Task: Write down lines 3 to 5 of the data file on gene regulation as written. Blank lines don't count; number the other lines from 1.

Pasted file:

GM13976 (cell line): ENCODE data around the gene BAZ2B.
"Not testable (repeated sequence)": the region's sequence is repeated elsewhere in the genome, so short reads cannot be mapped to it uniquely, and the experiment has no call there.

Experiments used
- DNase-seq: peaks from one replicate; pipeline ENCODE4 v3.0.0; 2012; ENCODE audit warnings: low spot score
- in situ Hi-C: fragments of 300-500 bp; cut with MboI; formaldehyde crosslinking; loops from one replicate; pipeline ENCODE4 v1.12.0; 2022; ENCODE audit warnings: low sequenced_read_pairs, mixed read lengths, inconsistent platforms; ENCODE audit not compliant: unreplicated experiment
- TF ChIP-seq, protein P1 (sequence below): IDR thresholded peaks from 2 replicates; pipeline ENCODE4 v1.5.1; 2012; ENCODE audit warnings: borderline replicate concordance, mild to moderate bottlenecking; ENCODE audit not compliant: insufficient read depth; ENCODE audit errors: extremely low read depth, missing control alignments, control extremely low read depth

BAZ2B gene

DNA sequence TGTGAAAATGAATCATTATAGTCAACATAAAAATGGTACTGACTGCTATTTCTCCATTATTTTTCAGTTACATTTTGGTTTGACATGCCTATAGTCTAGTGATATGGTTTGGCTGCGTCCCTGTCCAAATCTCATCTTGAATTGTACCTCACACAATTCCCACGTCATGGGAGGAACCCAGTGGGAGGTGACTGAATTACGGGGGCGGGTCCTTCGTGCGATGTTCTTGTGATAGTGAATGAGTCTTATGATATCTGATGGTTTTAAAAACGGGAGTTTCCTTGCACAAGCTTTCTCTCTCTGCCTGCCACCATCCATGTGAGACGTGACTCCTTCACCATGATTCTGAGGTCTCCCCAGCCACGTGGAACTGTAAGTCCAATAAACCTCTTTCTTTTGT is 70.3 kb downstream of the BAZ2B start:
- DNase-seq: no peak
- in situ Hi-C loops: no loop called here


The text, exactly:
Experiments used
- DNase-seq: peaks from one replicate; pipeline ENCODE4 v3.0.0; 2012; ENCODE audit warnings: low spot score
- in situ Hi-C: fragments of 300-500 bp; cut with MboI; formaldehyde crosslinking; loops from one replicate; pipeline ENCODE4 v1.12.0; 2022; ENCODE audit warnings: low sequenced_read_pairs, mixed read lengths, inconsistent platforms; ENCODE audit not compliant: unreplicated experiment